Staff Reporter/NUL Innovation hub
A new, homegrown, natural soap Mohalalitoe (oa lithota) being produced by the National University of Lesotho (NUL) Innovation Hub has entered the retail market.
Since it is a natural soap, it is very gentle on the skin and leaves the skin fully moisturised.
The soap is available at Unique Jewellery, NRH Mall Kiosk, near Ha Mafafa, Maseru.
Producers say the soap will be made available at more outlets around Maseru and the country at large and these will be announced soon.
The trade name, Mohalalitoe (is a Sesotho name for a plant which scientists, in their typical tendency to complicate otherwise simple things, call Zantedeschia albomaculata) but whose simpler English name is called calla lily.
Legend has it that mohalalitoe is the number one plant that is universally and traditionally loved and revered by Basotho of all colour and creed.
Fans of the mohalalitoe soap even go as far as saying it you try it once chances are you are going to abandon other “soaps” you have in house and even condemn them to the garbage bin where they belong. Critics of regular soap even claim these conventional “soaps” are not soaps at all but they are detergents.
But what really is the story behind the natural soap.
Natural soaps are great but they have a weakness of coming at a hefty price. So they are normally not within reach of the average consumer in the street.
It is therefore ground-breaking that Mohalalitoe, despite it being a natural soap is actually affordable for the regular consumer.
“It is as good a natural soap as others in the markets, but it costs three times less,” said Lesia Matlali, one of the researchers who spent years developing Mohalalitoe along with ‘Marethabile Jane and Setlhare Jane.
These scientists did not develop mohalalitoe overnight but they spent four years working on it. Yes, four good years because the idea was not only to make the best product but to figure out how to make the best at the lowest cost, Matlali explained.
Whereas making soap in general is no rocket science, making Mohalitoe soap is if one thinks about some of the hurdles that the developers had to confront.
“We were not only faced with the choice of making high quality but low cost soap, we also had to grapple with the issue of producing our own machines to make the soap,” said Jane, who focuses on process development in a number of businesses at the hub.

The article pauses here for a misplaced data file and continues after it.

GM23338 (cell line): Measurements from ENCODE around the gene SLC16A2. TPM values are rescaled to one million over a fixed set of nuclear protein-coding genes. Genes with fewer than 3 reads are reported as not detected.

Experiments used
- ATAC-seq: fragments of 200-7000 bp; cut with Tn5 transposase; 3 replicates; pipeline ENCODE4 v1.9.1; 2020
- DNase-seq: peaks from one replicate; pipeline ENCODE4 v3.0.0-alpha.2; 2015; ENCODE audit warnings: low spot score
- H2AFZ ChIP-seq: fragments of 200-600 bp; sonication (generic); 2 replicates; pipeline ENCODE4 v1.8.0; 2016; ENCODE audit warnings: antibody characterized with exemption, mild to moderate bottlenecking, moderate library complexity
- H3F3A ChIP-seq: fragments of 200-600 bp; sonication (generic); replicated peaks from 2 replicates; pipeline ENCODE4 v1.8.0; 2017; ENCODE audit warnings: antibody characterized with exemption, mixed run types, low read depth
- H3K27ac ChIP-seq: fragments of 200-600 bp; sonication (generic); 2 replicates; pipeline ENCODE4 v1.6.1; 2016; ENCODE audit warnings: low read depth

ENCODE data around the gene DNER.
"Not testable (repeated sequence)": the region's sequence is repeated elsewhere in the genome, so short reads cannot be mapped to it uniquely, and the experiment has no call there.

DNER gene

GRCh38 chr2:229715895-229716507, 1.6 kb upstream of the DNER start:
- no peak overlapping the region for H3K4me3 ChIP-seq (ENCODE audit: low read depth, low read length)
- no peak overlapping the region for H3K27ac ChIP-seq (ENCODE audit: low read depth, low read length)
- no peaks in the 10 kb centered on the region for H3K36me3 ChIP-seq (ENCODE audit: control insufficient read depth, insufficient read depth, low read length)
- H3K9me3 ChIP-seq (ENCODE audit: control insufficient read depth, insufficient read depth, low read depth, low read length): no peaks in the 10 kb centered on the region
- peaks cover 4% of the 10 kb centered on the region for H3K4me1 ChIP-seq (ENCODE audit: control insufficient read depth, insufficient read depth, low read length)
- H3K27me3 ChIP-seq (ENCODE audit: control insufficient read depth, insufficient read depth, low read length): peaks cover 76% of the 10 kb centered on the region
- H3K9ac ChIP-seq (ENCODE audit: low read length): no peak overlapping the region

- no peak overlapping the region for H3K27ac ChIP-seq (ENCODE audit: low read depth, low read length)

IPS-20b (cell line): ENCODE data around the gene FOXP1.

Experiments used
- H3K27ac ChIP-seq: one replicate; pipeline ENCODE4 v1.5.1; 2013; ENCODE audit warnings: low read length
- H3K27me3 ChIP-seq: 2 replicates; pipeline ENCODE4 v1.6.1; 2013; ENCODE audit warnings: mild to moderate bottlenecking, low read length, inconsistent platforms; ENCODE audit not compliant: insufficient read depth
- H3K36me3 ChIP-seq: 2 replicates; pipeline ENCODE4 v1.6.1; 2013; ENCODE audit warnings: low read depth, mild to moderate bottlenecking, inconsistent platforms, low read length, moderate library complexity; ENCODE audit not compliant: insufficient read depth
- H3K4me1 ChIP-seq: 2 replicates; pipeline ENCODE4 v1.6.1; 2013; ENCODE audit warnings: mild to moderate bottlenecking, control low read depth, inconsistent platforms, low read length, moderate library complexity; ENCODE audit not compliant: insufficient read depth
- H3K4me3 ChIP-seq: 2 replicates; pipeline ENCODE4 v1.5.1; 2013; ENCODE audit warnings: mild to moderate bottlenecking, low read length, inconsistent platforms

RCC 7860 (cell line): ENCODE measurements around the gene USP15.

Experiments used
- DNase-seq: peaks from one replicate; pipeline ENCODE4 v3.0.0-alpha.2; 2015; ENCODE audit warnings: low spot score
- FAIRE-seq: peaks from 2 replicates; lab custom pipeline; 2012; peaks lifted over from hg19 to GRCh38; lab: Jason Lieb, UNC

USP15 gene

Had they tried to buy off-the-shelf soap-making machines, it would have cost them a fortune. But, as we all know, unlike some privileged varsities especially in developed economies, NUL is not famous for having a big purse.
That might ordinarily look like a setback but the very essence of innovation is creating a fortune out of nothing, sometimes literally nothing.
“In our determination to mass produce the soap, we were no longer developing soaps only, we were also developing machines and processes to make those soaps, a tedious and tricky process indeed,” said the soft-spoken Jane who has some emotional attachment to Mohalalitoe.
These innovators had to gather technicians and engineers, locally and internationally and worked with them to develop the right kind of machinery.
“The result is that we now have machines that cost 20 times less than what we would have paid, had we chosen the traditional route, ” she added.
But why do these scientists say regular soap is not “soap” but a detergent?
First, when a real soap is made, two things are formed which are soap and glycerine. Glycerine is always formed alongside soap and it is always a major part of a real soap.
But, due to its many other uses, glycerine can be amazingly lucrative.
For instance, it is used in numerous skin products, such as skin creams as a high value component. For this reason, glycerine has become the focus of production in your typical factory, and, sadly “soap” has been relegated to being a by-product, a waste, in the process of making glycerine.
You get a “soap” whose job, other than washing you of course, is also to dry you up! Literally!
You got it right, your average soap dries you up!
And that’s the point why the glycerine was removed from your “soap” in the first place – to do a damage control by “moisturizing” you after each drying episode.
“We don’t want to say anything about the harsh chemicals the industrialists put on your ‘soap’ to make it ‘appear’ more acceptable to you. We don’t want to talk about that.
“By this point, you understand why we introduced Mohalalitoe the way we did,” the NUL innovators say.